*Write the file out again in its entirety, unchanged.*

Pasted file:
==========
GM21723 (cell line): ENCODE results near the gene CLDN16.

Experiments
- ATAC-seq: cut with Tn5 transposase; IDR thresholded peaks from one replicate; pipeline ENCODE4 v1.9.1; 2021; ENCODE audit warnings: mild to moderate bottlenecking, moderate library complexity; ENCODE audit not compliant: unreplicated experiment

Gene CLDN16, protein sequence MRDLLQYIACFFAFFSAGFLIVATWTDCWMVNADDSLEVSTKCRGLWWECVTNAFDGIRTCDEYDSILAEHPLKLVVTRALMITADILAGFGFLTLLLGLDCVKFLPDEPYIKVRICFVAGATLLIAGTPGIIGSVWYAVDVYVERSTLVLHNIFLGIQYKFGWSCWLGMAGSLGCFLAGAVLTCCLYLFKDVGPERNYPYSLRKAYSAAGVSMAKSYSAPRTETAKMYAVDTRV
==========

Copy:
GM21723 (cell line): ENCODE results near the gene CLDN16.

Experiments
- ATAC-seq: cut with Tn5 transposase; IDR thresholded peaks from one replicate; pipeline ENCODE4 v1.9.1; 2021; ENCODE audit warnings: mild to moderate bottlenecking, moderate library complexity; ENCODE audit not compliant: unreplicated experiment

Gene CLDN16, protein sequence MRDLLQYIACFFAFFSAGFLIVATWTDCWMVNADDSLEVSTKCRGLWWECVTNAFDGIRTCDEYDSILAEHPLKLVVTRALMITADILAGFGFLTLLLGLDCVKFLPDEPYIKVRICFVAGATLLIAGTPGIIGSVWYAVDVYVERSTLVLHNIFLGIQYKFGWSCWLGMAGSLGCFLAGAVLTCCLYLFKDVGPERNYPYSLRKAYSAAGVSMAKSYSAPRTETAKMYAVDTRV